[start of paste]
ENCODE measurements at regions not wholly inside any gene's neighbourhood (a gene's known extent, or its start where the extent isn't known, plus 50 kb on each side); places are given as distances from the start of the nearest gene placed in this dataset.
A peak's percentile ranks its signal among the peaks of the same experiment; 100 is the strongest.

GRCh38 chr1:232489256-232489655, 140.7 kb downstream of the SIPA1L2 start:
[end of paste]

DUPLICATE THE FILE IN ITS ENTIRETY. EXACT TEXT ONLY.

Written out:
ENCODE measurements at regions not wholly inside any gene's neighbourhood (a gene's known extent, or its start where the extent isn't known, plus 50 kb on each side); places are given as distances from the start of the nearest gene placed in this dataset.
A peak's percentile ranks its signal among the peaks of the same experiment; 100 is the strongest.

GRCh38 chr1:232489256-232489655, 140.7 kb downstream of the SIPA1L2 start: